A World Bank team held talks with Bulgarian cabinet ministers on May 20 on how the international financial institution can help support Bulgaria over the next five years in its efforts to achieve sustainable growth and converge with EU living standards, statements by the World Bank and the Bulgarian government said.
The meeting was held ahead of the release in coming weeks of the World Bank’s Systematic Country Diagnostic (SCD) report on Bulgaria, which says that with the current rate of productivity growth, Bulgarians will not have EU standards of living within a generation.
The report will argue that, for Bulgaria, faster growth is possible with an improved business environment, better transport infrastructure, and a labour force with adequate skills.
Parallel to this, according to the report, inclusive growth requires more mobility and economic participation of the bottom 40 per cent of the population, as well as more effective health care, social safety net, and pension systems.
Sustainable growth could be achieved by safeguarding macroeconomic stability, but mainly by ensuring social stability in the country.
The World Bank ream was led by Regional Director for Central Europe and the Baltic Countries, Mamta Murthi, and Permanent Representative of the World Bank for Bulgaria, the Czech Republic and Slovakia, Tony Thompson.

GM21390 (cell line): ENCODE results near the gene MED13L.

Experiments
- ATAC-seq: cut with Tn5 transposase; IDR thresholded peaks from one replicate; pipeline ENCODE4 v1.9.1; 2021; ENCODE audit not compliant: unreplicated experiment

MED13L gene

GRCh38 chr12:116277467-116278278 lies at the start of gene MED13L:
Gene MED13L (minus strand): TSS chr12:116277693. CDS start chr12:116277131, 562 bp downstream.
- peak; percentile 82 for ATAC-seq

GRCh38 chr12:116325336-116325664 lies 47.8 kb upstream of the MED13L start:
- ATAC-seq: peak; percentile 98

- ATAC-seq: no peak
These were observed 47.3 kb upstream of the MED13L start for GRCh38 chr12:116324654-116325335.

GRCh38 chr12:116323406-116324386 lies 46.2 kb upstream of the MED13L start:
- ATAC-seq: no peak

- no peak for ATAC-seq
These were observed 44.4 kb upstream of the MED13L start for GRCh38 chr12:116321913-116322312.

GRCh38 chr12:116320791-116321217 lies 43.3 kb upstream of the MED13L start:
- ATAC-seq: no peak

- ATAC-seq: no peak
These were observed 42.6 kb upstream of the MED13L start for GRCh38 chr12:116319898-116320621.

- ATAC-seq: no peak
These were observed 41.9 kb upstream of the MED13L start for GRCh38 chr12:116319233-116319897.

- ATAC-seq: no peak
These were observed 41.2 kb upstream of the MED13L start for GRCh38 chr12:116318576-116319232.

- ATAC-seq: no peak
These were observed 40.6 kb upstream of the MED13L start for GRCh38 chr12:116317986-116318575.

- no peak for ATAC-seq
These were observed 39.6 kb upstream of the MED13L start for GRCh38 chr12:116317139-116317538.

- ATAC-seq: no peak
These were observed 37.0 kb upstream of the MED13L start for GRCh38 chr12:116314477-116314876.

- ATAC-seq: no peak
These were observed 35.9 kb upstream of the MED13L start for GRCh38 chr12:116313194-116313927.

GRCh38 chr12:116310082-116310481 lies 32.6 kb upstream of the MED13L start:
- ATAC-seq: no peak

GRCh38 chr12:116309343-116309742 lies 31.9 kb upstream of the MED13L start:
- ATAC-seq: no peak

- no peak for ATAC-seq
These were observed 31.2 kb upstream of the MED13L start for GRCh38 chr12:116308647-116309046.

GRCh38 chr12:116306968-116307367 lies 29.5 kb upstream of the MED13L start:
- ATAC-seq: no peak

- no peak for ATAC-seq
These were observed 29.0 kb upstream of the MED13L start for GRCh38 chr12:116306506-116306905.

The meeting included all four Deputy Prime Ministers: Tomislav Donchev (EU Funds and Economic Policy); Rumyana Buchvarova (Coalition Policy and Public Administration and Minister of the Interior); Meglena Kouneva, (European Policy Coordination and Institutional Affairs); and Ivailo Kalfin, (Demographic and Social Policies and Minister of Labour and Social Policy).
Nine other ministers also took part in the discussions, including ministers of finance, regional development, economy, environment and water, education, agriculture, health, transport, justice, and energy.
The World Bank team presented the key messages from the Bulgaria SCD report:
* Growth in Bulgaria has slowed and convergence has become more challenging.
* With the current rate of productivity growth, Bulgarians will not have the EU standards of living within a generation.
* Bulgaria will need to tap several sources of growth for a faster, more inclusive, and, above all, economically and socially sustainable growth.
* Three transformational policy areas are proposed to turn the tide – governance, skills, and public spending.
The SCD report is currently being finalised, and is expected to be published in the coming weeks.
“We realise that addressing all challenges and issues at once is not realistic,” Murthi said.
“That is why we tried to prioritise the efforts in support of National Reforms Program, and to suggest policy ideas in three areas that we believe can have transformational impact, such as improved governance, better skills, and more effective public spending.”
“Bulgaria could turn the tide and achieve faster, more inclusive, and sustainable growth that would work for all Bulgarians,” Murthi said.
The World Bank statement quoted deputy prime minister Donchev as saying,“The Bulgarian government is committed to achieving sustained economic growth that would speed up EU convergence.
“As we strive to align with EU living standards, we will continue relying on the World Bank’s strategic advice and support over the next five years of the new EU programming period,” Donchev said.
(Photo: World Bank)